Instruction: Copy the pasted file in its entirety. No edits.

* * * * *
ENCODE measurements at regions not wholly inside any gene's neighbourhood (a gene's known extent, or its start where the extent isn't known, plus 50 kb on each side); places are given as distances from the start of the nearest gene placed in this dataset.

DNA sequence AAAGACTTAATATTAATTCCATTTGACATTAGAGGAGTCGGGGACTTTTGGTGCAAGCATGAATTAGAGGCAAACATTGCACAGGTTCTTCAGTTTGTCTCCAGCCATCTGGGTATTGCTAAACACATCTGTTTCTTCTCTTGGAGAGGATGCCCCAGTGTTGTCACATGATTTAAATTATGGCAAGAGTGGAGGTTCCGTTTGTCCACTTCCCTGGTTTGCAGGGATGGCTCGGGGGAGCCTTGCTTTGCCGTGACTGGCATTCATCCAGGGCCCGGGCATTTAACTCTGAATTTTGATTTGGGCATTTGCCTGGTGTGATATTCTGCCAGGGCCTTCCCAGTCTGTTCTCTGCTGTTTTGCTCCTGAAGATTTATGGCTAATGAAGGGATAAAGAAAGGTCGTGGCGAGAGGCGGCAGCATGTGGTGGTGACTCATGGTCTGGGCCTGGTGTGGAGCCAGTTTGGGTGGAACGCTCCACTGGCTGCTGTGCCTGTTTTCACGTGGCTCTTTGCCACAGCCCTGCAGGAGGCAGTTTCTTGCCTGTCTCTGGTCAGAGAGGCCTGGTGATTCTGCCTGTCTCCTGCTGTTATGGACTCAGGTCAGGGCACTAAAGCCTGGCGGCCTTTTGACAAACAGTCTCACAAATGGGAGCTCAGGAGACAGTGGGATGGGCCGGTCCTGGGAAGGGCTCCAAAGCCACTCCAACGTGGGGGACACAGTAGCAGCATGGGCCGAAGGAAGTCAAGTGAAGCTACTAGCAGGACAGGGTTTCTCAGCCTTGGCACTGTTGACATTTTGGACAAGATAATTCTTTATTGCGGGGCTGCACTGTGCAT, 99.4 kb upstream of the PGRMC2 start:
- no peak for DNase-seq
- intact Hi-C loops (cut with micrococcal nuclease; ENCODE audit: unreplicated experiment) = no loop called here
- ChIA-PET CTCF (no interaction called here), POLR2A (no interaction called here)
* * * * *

ENCODE measurements at regions not wholly inside any gene's neighbourhood (a gene's known extent, or its start where the extent isn't known, plus 50 kb on each side); places are given as distances from the start of the nearest gene placed in this dataset.

DNA sequence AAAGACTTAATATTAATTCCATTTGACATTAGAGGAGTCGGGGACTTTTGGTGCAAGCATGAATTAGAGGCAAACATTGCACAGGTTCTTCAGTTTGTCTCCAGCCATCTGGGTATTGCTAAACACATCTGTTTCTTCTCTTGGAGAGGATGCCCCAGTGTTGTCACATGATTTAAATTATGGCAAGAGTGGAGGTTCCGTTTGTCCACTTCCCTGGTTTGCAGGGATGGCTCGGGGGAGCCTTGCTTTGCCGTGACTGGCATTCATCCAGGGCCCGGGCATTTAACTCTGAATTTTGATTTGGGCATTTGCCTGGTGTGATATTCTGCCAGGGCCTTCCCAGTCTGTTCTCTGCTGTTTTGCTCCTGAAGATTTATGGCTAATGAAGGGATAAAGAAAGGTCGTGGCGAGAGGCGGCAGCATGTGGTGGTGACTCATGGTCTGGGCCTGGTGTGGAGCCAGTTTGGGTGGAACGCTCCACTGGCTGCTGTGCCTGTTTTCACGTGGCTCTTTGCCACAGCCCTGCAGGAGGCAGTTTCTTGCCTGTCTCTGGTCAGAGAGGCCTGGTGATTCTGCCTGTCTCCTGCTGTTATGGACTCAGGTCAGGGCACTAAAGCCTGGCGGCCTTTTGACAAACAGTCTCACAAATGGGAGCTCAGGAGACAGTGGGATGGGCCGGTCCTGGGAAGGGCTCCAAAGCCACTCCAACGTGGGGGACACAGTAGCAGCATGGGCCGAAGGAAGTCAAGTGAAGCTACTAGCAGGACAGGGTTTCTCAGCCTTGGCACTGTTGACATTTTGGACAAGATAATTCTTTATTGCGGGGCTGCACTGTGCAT, 99.4 kb upstream of the PGRMC2 start:
- no peak for DNase-seq
- intact Hi-C loops (cut with micrococcal nuclease; ENCODE audit: unreplicated experiment) = no loop called here
- ChIA-PET CTCF (no interaction called here), POLR2A (no interaction called here)